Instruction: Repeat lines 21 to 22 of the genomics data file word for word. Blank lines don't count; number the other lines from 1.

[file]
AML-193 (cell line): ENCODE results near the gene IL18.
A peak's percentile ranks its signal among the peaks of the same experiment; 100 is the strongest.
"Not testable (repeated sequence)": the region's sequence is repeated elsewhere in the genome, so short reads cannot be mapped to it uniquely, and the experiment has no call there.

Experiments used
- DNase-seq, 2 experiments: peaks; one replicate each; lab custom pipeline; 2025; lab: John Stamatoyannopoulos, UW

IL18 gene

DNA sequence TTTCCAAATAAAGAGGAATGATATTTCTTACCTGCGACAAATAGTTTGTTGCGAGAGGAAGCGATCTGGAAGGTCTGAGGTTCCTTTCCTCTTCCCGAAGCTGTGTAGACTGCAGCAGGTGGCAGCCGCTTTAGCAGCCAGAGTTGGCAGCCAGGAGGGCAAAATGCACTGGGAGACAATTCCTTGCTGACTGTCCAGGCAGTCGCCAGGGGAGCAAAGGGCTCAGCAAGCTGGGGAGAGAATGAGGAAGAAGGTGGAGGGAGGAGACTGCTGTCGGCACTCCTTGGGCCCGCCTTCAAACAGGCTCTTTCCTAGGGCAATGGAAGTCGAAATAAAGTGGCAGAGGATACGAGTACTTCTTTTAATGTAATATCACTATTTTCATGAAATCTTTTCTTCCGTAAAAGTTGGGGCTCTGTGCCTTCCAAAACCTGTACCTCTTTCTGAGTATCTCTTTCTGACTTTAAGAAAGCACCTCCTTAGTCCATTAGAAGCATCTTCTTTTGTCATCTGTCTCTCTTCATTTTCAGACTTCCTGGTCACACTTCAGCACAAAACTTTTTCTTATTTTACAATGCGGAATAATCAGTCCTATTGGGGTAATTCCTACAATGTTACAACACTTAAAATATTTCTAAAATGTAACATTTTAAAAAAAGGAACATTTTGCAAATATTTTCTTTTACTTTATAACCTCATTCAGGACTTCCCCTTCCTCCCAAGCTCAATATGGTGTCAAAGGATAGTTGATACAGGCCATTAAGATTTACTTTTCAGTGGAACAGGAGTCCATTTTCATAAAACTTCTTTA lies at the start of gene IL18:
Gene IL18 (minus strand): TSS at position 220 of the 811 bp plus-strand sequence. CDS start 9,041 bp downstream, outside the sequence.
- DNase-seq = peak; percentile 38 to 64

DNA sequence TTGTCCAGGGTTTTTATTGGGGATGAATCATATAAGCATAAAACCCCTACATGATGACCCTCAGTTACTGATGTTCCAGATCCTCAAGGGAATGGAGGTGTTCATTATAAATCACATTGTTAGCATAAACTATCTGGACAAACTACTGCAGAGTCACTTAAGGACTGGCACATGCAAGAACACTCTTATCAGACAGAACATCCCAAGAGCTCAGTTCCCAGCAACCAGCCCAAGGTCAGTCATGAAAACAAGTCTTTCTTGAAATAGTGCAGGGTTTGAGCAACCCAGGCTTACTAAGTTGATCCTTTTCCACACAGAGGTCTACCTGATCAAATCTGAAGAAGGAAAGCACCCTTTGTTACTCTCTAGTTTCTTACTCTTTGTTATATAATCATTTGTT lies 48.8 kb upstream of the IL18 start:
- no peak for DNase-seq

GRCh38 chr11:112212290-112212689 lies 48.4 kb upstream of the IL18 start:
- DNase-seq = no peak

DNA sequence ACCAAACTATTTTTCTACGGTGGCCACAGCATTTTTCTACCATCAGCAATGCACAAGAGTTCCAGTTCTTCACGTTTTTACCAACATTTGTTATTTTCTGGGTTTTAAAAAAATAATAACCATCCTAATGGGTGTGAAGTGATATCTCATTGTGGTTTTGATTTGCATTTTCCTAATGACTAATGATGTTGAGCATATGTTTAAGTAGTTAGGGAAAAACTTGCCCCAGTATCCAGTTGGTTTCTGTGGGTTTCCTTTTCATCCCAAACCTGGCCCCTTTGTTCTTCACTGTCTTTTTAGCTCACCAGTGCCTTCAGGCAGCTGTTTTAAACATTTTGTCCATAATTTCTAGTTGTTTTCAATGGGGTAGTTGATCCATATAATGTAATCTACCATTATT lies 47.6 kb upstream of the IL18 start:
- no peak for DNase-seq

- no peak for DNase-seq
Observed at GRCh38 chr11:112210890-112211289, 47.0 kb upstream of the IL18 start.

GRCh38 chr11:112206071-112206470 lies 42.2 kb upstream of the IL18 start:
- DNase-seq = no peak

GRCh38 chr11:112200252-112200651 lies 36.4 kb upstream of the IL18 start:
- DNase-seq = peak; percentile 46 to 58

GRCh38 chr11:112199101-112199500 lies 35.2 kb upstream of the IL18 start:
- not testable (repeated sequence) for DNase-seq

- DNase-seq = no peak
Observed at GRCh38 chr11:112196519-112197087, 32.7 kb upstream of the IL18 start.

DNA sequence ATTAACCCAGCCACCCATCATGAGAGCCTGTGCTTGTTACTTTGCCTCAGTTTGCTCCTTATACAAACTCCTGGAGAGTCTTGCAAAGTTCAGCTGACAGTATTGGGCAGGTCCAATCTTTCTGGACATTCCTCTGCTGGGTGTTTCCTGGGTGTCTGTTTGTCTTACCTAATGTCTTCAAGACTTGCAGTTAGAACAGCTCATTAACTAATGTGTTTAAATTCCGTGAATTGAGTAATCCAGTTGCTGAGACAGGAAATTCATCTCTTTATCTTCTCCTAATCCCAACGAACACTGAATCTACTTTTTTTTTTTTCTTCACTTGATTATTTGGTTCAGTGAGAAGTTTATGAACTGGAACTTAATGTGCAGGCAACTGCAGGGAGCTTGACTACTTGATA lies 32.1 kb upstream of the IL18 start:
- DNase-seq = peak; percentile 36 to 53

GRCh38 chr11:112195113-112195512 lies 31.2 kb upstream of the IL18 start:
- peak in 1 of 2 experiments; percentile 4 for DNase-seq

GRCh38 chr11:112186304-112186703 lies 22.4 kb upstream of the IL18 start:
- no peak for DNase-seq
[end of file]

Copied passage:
- DNase-seq = peak; percentile 46 to 58

GRCh38 chr11:112199101-112199500 lies 35.2 kb upstream of the IL18 start: